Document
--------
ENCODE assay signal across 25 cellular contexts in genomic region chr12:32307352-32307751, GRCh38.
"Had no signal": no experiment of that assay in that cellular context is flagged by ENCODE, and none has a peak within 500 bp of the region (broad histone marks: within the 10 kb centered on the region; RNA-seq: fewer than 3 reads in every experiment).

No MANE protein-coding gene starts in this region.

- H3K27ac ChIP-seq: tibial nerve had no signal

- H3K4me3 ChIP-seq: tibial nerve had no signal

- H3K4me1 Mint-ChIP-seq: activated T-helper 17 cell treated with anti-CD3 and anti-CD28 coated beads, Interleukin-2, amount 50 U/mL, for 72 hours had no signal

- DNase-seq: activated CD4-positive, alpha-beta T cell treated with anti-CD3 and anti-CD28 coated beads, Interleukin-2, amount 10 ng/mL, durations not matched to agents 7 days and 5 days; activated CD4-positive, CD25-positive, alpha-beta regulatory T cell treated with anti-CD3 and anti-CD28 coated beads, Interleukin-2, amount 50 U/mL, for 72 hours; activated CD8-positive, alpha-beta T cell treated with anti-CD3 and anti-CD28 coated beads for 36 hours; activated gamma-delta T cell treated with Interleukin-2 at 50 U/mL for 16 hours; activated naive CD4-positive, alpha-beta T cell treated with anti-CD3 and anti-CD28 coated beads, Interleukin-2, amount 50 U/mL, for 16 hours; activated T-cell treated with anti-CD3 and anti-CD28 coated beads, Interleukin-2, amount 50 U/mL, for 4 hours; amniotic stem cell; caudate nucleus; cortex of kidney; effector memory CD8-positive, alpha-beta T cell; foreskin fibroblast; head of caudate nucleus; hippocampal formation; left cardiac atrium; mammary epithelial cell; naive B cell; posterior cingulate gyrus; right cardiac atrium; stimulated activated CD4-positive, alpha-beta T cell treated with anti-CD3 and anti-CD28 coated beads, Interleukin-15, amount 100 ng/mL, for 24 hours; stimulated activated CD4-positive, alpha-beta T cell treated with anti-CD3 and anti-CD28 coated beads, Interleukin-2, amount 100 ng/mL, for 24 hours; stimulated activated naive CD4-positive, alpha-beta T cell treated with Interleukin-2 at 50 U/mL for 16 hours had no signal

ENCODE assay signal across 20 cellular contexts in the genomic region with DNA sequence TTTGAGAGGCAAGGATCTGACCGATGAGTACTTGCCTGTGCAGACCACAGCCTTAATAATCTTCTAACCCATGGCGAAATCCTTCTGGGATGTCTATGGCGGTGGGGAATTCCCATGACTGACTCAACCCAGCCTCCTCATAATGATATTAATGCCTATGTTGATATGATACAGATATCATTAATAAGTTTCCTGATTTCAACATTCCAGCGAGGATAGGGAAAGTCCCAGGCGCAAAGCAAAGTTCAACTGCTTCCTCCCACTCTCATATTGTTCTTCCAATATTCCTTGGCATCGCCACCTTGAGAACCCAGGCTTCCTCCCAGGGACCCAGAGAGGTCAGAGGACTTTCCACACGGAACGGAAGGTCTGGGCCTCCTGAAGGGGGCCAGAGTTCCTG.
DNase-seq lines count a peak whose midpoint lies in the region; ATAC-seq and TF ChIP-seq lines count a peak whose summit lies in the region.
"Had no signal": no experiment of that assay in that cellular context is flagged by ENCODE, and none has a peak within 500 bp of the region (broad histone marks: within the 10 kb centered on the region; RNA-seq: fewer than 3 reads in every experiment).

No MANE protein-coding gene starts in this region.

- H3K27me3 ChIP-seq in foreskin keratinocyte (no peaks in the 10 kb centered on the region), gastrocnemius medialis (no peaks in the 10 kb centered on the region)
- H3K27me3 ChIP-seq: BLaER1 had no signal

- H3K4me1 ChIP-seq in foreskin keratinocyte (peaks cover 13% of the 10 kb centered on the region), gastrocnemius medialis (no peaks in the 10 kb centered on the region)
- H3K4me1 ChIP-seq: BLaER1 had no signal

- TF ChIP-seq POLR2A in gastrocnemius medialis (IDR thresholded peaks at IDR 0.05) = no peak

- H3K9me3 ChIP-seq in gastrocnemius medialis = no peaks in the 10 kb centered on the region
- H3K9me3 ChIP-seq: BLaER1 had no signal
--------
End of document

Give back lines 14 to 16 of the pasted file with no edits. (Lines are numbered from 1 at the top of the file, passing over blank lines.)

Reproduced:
- H3K4me1 ChIP-seq in foreskin keratinocyte (peaks cover 13% of the 10 kb centered on the region), gastrocnemius medialis (no peaks in the 10 kb centered on the region)
- H3K4me1 ChIP-seq: BLaER1 had no signal

- TF ChIP-seq POLR2A in gastrocnemius medialis (IDR thresholded peaks at IDR 0.05) = no peak